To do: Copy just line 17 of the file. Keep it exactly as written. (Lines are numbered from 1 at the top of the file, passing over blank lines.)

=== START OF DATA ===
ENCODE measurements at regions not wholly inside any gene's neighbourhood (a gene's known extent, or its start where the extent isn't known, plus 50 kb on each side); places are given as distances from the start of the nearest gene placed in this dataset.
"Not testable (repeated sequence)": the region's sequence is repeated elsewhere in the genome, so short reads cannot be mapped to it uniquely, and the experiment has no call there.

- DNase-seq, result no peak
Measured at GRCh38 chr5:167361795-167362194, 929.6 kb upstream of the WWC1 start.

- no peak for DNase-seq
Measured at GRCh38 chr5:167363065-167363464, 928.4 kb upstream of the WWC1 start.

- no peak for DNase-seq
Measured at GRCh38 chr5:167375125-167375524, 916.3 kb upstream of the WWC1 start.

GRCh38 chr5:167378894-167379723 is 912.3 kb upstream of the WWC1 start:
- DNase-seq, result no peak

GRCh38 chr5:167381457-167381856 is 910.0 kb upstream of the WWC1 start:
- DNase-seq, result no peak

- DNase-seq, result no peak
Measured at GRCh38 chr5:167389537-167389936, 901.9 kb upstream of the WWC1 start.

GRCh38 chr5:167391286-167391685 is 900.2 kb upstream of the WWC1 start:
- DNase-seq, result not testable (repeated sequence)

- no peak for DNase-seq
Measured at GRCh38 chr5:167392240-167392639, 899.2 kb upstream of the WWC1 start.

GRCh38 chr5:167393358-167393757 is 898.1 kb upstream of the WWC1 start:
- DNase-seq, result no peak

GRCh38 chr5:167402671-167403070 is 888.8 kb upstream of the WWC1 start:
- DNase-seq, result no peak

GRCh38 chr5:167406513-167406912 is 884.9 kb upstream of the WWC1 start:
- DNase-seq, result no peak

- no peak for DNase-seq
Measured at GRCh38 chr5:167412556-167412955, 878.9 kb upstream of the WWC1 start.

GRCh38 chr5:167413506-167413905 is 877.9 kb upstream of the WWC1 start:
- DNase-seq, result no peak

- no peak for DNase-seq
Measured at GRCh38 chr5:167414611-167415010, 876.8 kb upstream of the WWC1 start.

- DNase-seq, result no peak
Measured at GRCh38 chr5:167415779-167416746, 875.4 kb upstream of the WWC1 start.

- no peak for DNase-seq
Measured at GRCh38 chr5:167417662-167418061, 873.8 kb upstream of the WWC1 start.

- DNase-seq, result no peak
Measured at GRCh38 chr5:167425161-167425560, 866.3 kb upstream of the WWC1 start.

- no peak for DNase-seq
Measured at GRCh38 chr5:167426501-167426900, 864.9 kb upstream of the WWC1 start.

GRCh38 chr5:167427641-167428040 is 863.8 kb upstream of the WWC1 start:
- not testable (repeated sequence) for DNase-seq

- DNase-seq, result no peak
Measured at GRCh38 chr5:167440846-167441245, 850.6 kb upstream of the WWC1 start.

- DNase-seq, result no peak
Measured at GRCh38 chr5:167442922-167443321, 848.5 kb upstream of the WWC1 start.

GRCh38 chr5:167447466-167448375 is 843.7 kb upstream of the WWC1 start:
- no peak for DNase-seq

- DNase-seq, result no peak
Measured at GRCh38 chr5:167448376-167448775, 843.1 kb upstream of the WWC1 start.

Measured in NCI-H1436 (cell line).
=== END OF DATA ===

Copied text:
- no peak for DNase-seq